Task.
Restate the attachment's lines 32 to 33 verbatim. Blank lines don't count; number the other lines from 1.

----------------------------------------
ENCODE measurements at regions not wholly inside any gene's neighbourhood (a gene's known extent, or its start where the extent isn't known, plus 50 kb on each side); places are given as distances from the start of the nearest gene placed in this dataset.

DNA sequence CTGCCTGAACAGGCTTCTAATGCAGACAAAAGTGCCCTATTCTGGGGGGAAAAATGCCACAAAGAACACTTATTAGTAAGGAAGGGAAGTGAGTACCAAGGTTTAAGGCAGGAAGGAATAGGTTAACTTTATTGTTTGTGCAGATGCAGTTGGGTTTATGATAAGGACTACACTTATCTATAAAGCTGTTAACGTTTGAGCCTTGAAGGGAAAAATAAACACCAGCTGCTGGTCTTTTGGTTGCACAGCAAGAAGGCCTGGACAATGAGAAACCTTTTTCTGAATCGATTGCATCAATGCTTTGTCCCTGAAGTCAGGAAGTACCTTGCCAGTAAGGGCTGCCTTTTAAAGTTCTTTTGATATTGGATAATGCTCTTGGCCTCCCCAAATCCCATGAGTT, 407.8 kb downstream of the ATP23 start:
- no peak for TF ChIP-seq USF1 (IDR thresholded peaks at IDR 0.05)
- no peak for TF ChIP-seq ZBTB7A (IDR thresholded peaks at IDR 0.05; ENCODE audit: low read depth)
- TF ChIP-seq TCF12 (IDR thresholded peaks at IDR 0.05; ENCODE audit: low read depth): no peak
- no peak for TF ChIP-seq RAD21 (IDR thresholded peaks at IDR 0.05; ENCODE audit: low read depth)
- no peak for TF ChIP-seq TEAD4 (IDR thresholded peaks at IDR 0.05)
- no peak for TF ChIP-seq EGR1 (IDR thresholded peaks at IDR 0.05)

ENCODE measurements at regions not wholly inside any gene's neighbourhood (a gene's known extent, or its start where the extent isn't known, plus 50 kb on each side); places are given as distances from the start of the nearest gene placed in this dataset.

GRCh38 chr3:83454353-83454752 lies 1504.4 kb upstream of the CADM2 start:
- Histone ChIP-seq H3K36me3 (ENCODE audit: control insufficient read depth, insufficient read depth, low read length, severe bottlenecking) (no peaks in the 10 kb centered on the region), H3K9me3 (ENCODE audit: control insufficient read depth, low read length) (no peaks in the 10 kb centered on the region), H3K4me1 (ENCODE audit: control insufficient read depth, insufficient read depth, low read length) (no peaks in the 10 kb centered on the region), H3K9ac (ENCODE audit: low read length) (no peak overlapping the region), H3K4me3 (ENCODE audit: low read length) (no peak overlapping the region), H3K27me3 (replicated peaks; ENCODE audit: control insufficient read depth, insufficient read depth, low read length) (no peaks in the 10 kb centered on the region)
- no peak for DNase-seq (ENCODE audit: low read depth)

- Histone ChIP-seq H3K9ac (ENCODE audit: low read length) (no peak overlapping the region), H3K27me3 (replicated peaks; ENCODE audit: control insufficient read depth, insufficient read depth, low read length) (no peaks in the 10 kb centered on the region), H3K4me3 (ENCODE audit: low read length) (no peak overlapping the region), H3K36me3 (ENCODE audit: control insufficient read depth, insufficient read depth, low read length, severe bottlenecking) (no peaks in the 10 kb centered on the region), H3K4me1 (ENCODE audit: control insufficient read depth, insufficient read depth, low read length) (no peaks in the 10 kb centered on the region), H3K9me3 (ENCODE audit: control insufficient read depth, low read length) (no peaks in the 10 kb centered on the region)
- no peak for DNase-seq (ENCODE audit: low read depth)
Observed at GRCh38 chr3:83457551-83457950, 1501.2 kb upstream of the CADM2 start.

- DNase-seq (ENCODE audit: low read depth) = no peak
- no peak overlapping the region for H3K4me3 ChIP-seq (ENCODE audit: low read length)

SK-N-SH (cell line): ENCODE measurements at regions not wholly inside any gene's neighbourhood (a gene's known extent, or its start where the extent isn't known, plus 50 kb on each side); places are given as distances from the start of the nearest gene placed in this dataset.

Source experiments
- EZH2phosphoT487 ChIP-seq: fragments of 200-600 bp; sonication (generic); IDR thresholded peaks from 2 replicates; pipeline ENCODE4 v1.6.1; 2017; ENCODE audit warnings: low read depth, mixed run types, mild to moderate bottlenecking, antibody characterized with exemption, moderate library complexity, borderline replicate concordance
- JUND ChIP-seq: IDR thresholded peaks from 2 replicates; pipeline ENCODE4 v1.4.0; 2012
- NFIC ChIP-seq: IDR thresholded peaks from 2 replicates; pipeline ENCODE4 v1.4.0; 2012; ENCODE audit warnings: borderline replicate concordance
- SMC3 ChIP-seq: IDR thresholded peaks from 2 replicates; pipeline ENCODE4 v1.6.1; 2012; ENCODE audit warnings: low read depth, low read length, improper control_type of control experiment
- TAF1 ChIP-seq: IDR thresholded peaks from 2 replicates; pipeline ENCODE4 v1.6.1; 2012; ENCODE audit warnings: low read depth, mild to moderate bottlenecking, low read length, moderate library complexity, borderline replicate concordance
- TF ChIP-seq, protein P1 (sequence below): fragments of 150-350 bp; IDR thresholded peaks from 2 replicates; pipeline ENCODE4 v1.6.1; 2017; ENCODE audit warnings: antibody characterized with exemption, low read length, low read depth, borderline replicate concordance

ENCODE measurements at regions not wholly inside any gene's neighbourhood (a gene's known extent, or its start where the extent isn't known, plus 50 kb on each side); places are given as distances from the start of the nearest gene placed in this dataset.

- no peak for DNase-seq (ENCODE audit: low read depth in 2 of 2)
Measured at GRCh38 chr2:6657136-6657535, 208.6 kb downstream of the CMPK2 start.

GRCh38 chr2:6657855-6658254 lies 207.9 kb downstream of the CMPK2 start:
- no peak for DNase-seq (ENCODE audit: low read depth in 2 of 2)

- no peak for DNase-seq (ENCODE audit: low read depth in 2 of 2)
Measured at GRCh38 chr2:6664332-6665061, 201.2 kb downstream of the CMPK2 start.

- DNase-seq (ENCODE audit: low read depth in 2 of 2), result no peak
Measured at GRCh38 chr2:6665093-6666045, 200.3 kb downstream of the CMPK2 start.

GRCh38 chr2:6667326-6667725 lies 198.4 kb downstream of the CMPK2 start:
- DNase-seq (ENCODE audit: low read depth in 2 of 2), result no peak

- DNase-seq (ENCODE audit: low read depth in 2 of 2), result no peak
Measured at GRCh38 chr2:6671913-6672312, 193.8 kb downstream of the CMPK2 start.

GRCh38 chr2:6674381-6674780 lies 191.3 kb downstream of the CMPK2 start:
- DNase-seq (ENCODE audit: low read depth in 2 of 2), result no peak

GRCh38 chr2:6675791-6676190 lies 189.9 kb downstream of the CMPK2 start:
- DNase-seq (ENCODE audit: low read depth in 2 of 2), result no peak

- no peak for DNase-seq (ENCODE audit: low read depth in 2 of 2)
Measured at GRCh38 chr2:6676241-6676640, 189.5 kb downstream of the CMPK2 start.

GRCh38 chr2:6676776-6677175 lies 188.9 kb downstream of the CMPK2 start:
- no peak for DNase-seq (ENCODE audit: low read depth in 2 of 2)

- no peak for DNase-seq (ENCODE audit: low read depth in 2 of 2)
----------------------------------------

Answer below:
Measured at GRCh38 chr2:6664332-6665061, 201.2 kb downstream of the CMPK2 start.

- DNase-seq (ENCODE audit: low read depth in 2 of 2), result no peak